The Future Of 'Star Wars' Movies: Disney CEO Bob Iger Says "Less Is More"

After diminishing returns on the Star Wars movies released between the primary chapters of the Skywalker saga, it's safe to say that audiences may have felt some fatigue from stories in a galaxy far, far away. After production problems and disappointing box office performances on both Rogue One: A Star Wars Story and Solo: A Star Wars Story, it was clear that Disney and Lucasfilm bit off more than they could chew far too quickly. But sometimes lessons have to be learned the hard way.

Disney CEO Bob Iger recently talked about the potential over-saturation of Star Wars in the marketplace, clarifying certain public comments he's made about the performance of the franchise as a whole so far. Iger maintains that he's not really disappointed with how any of the movies as far as their quality or box office performance is concerned. Instead, the executive reaffirms that they may have "released too many Star Wars films over a short period of time."

Speaking with BBC Radio, here's what Disney CEO Bob Iger had to say about his public sentiments regarding his satisfaction with the state of Star Wars at Lucasfilm and Disney:

"I have said publicly that I think we made and released too many Star Wars films over a short period of time. I have not said that they were disappointing in any way. I've not said that I'm disappointed in their performance. I just think that there's something so special about a Star Wars film, and less is more."

Perhaps that's why the Obi-Wan Kenobi movie with Ewan McGregor that was originally in the works (possible as a trilogy) is being turned into a six-hour series for Disney+ instead. But until recently, Lucasfilm was already planning on two different new Star Wars trilogies, one from The Last Jedi director Rian Johnson and one from Game of Thrones creators David Benioff and D.B. Weiss. However, the latter has been wiped from the slate entirely thanks to the duo's Netflix deal getting in the way.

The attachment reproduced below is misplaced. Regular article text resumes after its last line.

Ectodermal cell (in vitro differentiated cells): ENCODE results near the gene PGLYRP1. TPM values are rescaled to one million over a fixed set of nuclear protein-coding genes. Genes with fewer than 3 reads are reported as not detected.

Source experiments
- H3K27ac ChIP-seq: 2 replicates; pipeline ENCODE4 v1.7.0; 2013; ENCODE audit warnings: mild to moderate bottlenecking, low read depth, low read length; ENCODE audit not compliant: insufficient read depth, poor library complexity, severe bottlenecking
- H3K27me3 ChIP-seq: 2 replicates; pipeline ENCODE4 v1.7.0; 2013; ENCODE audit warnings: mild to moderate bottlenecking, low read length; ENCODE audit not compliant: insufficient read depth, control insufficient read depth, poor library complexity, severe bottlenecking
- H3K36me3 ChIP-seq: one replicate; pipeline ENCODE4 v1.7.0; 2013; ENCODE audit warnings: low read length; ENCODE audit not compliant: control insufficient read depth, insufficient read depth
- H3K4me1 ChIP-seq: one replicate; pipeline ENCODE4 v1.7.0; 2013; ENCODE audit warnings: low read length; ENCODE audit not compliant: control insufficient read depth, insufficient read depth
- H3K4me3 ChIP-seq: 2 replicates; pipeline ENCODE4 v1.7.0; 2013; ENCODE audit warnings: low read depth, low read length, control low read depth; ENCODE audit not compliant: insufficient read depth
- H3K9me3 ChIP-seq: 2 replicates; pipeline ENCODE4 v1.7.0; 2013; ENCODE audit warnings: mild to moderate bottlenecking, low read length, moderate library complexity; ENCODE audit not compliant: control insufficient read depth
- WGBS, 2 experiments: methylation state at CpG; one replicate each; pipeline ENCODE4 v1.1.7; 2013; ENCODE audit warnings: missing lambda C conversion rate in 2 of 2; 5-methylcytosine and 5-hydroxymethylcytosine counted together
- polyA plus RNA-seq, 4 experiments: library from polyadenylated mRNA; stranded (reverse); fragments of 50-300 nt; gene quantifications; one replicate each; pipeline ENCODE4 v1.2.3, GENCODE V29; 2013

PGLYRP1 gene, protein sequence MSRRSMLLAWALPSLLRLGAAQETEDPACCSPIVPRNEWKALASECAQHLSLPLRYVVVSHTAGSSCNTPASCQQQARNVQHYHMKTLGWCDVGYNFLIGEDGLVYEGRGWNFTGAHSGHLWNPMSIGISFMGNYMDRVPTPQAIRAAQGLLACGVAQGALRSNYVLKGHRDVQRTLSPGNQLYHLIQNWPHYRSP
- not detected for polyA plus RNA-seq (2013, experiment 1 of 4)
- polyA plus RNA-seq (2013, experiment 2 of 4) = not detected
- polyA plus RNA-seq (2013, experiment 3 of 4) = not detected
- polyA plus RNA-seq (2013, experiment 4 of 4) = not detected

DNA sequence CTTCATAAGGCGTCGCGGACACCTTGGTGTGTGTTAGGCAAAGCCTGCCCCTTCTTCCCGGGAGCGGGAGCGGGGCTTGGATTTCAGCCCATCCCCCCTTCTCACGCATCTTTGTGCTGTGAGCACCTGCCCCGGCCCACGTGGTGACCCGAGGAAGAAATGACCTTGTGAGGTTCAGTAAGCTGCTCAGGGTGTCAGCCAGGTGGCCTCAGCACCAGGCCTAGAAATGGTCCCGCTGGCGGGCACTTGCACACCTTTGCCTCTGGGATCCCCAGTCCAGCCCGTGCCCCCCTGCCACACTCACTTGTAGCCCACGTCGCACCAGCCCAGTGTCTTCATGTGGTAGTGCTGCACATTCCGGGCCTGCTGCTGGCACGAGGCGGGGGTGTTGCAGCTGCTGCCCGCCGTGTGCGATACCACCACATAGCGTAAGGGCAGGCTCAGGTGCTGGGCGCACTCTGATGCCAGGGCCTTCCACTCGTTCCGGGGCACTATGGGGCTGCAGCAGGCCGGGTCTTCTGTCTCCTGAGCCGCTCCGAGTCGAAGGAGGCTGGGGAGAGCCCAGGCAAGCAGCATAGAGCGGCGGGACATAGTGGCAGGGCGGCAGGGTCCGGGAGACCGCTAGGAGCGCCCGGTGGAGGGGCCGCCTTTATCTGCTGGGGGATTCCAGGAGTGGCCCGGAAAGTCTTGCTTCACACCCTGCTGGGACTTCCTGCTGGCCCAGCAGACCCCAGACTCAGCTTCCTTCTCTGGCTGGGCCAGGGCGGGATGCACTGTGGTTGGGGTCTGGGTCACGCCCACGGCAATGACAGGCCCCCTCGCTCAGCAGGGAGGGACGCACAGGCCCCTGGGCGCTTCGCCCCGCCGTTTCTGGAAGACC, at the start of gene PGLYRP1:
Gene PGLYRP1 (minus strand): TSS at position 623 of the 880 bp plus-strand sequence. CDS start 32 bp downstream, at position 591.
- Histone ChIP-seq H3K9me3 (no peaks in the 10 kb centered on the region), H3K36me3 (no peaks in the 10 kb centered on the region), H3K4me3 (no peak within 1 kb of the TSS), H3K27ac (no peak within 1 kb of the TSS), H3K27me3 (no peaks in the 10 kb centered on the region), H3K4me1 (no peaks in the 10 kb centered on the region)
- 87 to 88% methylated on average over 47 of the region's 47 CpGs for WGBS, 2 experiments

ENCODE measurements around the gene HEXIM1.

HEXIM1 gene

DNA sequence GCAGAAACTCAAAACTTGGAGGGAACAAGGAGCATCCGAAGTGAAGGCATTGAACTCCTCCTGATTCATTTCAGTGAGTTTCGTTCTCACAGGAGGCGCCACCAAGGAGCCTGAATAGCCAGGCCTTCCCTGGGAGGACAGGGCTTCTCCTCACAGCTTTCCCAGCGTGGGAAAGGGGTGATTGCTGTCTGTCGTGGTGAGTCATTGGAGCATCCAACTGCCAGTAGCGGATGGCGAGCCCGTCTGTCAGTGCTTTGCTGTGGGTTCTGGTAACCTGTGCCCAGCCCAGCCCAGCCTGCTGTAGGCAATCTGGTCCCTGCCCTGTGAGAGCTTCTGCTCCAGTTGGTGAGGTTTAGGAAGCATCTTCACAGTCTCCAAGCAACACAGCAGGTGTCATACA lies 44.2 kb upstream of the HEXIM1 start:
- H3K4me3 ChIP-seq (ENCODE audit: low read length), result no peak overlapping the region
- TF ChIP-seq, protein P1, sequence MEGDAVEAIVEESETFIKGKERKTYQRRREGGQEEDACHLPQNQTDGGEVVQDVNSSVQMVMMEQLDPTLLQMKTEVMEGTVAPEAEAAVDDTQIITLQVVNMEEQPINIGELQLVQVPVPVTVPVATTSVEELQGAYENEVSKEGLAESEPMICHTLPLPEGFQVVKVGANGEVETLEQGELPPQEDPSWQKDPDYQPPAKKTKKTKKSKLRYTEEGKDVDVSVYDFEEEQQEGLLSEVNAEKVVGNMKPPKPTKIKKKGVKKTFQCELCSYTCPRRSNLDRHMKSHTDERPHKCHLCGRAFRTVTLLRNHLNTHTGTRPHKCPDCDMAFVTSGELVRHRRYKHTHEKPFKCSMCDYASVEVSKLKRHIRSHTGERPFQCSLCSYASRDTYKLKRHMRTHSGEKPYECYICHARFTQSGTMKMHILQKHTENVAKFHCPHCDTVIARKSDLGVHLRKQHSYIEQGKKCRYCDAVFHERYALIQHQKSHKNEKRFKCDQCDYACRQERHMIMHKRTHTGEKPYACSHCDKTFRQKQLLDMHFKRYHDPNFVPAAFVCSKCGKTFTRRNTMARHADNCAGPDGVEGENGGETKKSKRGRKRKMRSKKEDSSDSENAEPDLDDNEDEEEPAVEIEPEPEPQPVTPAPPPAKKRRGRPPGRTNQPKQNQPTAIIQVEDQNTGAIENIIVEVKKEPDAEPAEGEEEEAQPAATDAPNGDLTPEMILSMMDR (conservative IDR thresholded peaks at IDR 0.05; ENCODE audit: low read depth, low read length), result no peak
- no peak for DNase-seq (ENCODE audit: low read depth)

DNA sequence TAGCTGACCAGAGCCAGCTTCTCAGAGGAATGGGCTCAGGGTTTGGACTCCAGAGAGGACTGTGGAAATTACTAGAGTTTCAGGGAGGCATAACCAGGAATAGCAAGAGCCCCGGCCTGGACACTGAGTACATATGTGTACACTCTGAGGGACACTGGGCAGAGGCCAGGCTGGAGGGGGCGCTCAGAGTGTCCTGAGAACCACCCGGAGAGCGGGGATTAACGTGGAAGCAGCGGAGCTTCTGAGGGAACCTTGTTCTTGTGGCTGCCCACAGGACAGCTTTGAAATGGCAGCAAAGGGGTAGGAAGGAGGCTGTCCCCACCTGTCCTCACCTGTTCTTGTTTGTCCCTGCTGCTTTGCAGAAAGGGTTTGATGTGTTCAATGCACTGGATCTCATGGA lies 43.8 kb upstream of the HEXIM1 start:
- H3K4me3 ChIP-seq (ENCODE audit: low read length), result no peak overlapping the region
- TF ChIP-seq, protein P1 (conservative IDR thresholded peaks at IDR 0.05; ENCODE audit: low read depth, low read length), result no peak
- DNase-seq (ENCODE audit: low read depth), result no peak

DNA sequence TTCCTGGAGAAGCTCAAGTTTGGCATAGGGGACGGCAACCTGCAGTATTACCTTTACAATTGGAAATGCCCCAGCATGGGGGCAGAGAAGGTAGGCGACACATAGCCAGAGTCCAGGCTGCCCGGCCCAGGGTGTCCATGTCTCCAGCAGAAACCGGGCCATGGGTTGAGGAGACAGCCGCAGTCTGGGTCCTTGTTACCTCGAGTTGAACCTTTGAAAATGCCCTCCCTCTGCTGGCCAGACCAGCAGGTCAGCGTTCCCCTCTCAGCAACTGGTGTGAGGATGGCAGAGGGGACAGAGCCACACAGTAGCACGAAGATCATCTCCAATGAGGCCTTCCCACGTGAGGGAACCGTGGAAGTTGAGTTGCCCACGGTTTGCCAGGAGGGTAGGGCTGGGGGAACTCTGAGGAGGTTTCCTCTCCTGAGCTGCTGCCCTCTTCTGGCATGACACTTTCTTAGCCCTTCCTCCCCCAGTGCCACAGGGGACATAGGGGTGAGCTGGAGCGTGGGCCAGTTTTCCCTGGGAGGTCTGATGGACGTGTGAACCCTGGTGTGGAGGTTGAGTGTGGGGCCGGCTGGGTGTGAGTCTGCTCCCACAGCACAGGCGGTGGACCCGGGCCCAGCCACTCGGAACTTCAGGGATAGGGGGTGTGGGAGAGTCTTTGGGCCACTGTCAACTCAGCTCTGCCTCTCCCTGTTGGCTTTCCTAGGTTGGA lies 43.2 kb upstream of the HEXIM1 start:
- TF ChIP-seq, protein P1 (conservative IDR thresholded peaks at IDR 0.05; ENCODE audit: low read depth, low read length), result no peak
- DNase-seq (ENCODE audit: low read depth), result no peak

That approach might not seem like it fits in with Bob Iger's "less is more" philosophy when it comes to Star Wars movies, but Rogue One and Solo probably allowed the studio to re-evaluate what stories demand to be told on the big screen and which might be better for an audience on Disney+. While Star Wars movies create certain expectations, any original shows set in the Star Wars universe will likely be able to play in that world without living up to such grandiose anticipation. Star Wars movies still need to feel special, and hopefully Disney can figure out how to do that.

The question is whether or not Star Wars can expand beyond what fans seem to expect from it. Disney saw potential in Star Wars becoming something akin to the Marvel Cinematic Universe, but the franchise has not proven to be quite as viable, and with Iger touting his less is more philosophy about Star Wars movies, we likely won't reach the same level of market saturation of Marvel Studios. But that's only because Lucasfilm has yet to tap into different parts of the Star Wars universe to deliver different kind of genre movies within the galaxy far, far away.

At the same time, there are fans who have shown that they're not necessarily interested in Star Wars projects that don't inherently feel like they at least have the spirit of the original trilogy. It's a tough line to walk. But it's important to remember that those fans are only going to get older, and there's a young audience out there which Disney is probably much more concerned about holding onto.

As of now, the future of Star Wars on the big screen after The Rise of Skywalker is uncertain. While Rian Johnson is still slated to bring a new trilogy to life, we have no idea what to expect from it. Will Star Wars be able to evolve into something beyond nostalgia? If The Last Jedi is any indicator, I'd say the answer is definitively yes, but obviously we're going to lose some fans in the process. Maybe The Mandalorian holds the key to the future of Star Wars, but we won't know for sure until the first season plays out this year.